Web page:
Five things to do or see this month

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The Migrant Festival
Ikon Gallery, Birmingham, 30 May to 2 June
The Migrant Festival celebrates Birmingham’s diverse roots, welcoming new arrivals to the city. This year’s programme includes designer Osman Yousefzada’s fashion parade, a performance by Syrian Ood Player, Rihab Azar from Celebrating Sanctuary and a tour of the Midlands Arts Centre (MAC) exhibition Handsworth Self Portrait: 40 Years On (23 March to 2 June).

Jallianwala Bagh 1919: Punjab under Siege
Manchester Museum, until 2 October
Amritsar and Manchester museums have come together to re-examine the brutal massacre that helped to bring about the end of the British Empire. As well as marking the centenary of Amritsar massacre, the exhibition links to the Peterloo massacre 100 years earlier. It includes archival and audio-visual material telling the narrative of the massacre through eyewitness accounts, photos and official documents.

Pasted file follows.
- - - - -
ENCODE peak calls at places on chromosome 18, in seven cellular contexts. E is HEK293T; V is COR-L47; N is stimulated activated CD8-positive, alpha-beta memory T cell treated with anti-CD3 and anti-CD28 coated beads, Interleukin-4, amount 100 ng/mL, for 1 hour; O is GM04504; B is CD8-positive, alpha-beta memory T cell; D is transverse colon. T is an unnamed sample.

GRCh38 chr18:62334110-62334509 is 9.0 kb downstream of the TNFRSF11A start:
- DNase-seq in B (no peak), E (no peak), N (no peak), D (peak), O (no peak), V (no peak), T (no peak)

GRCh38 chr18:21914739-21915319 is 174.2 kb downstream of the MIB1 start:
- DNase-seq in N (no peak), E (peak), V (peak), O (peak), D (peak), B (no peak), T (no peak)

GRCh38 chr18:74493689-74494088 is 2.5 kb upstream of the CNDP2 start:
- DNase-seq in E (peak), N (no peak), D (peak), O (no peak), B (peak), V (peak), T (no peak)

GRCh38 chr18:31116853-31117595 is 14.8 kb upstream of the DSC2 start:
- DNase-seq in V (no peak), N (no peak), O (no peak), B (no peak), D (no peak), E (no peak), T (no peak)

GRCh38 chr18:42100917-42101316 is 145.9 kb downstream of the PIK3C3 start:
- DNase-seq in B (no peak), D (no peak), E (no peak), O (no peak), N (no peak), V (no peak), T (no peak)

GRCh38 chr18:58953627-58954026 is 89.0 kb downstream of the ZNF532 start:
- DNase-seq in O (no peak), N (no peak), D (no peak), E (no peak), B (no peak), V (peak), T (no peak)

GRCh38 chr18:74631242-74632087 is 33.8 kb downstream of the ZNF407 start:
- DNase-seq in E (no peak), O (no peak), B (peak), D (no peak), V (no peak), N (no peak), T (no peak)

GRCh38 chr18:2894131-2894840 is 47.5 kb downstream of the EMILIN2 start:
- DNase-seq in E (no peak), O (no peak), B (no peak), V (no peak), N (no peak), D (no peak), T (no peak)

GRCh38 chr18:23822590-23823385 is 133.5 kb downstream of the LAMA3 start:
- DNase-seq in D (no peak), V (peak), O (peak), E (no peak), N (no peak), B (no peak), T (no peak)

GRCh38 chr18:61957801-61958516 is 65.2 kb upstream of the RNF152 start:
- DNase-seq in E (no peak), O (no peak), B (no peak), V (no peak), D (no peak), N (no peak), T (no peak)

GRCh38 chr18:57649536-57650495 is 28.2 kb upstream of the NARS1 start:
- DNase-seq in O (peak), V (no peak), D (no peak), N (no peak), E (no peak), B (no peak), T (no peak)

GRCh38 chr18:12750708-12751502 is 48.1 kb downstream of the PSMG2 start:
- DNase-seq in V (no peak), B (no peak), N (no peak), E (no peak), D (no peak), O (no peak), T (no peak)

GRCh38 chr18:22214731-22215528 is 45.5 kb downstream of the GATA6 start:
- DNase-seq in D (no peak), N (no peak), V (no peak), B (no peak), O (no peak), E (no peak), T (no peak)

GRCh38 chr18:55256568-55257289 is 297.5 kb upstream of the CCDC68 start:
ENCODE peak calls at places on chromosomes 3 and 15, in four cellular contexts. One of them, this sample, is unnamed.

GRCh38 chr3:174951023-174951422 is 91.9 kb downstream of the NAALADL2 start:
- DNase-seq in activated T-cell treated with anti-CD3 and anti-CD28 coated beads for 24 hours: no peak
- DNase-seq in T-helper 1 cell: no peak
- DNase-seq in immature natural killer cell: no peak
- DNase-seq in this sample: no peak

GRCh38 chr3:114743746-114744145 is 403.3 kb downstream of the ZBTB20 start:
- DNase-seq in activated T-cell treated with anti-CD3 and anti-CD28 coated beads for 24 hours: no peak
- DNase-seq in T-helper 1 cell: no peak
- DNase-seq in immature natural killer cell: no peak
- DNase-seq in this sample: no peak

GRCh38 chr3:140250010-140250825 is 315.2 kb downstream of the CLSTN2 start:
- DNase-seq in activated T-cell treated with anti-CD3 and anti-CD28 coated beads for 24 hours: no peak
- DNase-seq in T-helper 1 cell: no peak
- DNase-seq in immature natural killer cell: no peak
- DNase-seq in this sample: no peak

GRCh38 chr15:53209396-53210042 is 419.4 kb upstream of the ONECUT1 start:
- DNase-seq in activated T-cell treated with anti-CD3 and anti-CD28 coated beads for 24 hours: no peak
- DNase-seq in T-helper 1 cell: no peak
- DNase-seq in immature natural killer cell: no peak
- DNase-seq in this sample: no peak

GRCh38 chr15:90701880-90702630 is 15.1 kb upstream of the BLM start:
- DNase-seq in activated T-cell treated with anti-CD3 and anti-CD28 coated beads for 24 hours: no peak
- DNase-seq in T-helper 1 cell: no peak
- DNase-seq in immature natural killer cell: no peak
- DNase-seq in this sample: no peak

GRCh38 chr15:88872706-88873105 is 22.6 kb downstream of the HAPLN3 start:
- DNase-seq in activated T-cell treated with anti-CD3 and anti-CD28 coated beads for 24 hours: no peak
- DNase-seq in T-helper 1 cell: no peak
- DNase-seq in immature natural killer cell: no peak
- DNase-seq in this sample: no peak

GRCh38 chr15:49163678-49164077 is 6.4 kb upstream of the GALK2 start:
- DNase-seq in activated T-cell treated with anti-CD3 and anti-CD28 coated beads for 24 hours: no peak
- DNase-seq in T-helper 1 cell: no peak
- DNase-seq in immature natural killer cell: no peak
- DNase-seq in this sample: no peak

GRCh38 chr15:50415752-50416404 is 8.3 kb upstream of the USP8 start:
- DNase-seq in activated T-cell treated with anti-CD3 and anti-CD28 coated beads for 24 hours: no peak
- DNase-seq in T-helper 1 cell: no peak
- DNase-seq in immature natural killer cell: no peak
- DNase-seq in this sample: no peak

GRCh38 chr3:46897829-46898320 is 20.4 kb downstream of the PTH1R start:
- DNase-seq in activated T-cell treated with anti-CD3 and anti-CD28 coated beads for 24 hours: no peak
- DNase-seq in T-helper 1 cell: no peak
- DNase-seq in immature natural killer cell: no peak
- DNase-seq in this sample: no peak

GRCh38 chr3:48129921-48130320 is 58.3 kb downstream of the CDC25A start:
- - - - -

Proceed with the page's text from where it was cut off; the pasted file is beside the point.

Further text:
Leonardo da Vinci: A Life in Drawing
The Queen’s Gallery, Buckingham Palace, 24 May to 13 October and touring
Marking the 500th anniversary of the death of Leonardo da Vinci, this exhibition brings together more than 200 of the Renaissance master’s greatest drawings in the Royal Collection. Parts of the collection are currently on display in 12 cities around Britain, and will be brought together in London later this month (if you can stomach a trip to the palace).

Stanley Kubrick: The Exhibition
Design Museum, London, until 15 September
The exhibition tells the story of film director Stanley Kubrick, exploring his notoriously perfectionist command of the creative design process of film making, from storyteller to director to editor. It includes sets, drawings, notebooks and plans, as well as objects from his best known films, from The Shining to 2001: A Space Odyssey.

Beyond Your Wildest Dreams: Weimar Cinema 1919–1933
BFI Cinema, London, May and June
Revolutionary chaos, economic turmoil, the collapse of authority: such was the shock experienced by Germans in the turbulent aftermath of WWI. In the fast-paced, unstable Weimar Republic, cinema was the latest sensation, a dream machine for a new mass audience. Catch some of the finest, most bizarre and uncanny films you’re ever likely to see at this season.